Sunday, January 10, 2010

Netgear MBR624GU review

As promised yesterday, I've got ahold of a Netgear MBR624GU. The purpose of this box is to turn a mobile Internet access modem into your own personal WiFi + Ethernet hot spot. It took some doing to get it set up, and it's not quite as perfect as I had anticipated it would be, but I think it's largely close enough.

The first thing I noticed when I got the thing out of the box was that the USB port was recessed somewhat. In fact, the entire back panel is about a quarter inch in from the surface of the top and bottom plastic parts of the case. This means that you can't directly attach the USB modem. That means the thing isn't quite as portable as you would hope / expect, but it gets worse than that. Netgear includes a weighted USB port "base" to hold your modem at the far end of a 3 foot USB cable. Having played with the thing briefly, it's clear that they really expect you to put the modem effectively at arm's length away from the box itself. If you try and use a shorter cable / distance, the reception of your modem begins to suffer, probably because of RFI from the box itself. This is somewhat disappointing, but it does open up the possibility of, for example, putting the modem on the back shelf of your car while the box itself sits on the back seat.

The firmware version included in the unit as it came in the box was not compatible with the AT&T Quicksilver (Option iCon 322) modem. Fortunately, there is a firmware update you can download from Netgear's site that does support this device. With the firmware update, the modem was recognized, but still could not automatically connect. You need to supply an account name and password - "ISPDA@CINGULARGPRS.COM" and "CINGULAR1". Having added that, and used the supplied USB cable/dock, the device connected up all by itself and began working perfectly.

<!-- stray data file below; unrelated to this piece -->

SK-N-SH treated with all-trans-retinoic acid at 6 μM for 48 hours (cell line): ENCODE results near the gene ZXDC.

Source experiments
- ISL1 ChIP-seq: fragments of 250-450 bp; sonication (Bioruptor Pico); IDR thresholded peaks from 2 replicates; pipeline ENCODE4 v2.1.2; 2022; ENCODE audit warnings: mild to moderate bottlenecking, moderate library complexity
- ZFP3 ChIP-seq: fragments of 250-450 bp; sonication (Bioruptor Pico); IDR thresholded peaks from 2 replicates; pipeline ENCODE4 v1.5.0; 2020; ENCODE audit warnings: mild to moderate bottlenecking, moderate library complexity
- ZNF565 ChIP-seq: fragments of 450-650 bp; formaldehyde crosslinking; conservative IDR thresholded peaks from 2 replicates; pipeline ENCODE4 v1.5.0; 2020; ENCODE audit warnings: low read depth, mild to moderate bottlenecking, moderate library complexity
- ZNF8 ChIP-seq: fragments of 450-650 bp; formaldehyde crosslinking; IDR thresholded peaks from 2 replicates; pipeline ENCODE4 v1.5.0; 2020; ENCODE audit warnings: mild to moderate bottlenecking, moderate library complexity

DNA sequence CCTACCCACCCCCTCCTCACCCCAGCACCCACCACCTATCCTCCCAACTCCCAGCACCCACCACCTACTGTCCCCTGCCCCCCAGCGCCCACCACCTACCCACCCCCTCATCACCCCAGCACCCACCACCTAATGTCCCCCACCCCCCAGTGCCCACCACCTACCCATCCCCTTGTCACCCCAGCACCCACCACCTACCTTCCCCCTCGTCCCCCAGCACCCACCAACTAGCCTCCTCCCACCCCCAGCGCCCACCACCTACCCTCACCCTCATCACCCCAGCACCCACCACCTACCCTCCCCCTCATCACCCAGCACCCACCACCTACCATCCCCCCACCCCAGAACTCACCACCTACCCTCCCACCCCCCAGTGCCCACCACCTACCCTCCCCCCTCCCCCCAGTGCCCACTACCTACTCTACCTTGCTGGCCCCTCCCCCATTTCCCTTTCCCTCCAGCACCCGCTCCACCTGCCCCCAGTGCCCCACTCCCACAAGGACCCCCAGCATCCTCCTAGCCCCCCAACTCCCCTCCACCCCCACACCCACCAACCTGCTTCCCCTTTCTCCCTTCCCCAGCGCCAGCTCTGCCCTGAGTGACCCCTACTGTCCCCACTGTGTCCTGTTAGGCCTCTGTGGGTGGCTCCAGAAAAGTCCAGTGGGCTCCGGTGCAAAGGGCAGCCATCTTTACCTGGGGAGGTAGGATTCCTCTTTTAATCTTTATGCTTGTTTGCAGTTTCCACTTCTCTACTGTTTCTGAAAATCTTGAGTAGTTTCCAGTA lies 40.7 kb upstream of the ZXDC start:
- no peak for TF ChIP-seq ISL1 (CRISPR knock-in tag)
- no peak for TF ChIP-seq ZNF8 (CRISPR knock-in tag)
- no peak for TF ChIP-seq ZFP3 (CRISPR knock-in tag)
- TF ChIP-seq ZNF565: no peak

Speed tests show I'm getting about 1.5 MB down and 500 kbps up here at home. I was getting a little bit better upload speed from my laptop connecting directly, but I wasn't getting quite as much in the download direction. Of course, this is with a fairly small sample size, and in only one location. If nothing else, configuring my laptop to connect up to a WiFi access point is a whole lot less trouble than setting up the device was.

Having to separate the modem from the unit is a minor peeve - one that might have been overcome by better shielding. But apart from that, I can't find any faults with the device.

UPDATE: I got the Netgear "official" car cord for the router. It's a bit of a disappointment. It seems to be very, very sensitive to the voltage available. So much so that with the engine running in my VW, it works correctly, but when I switch the engine off, it reduces the USB bus voltage enough to make the card stop working. Using a car AC inverter and the router's AC adapter works fine, though obviously this will result in more draw on the battery. But if you intend on using the hot spot while parked, it's the only option that will work, apparently. On a long drive, however, the car cable should work just fine.

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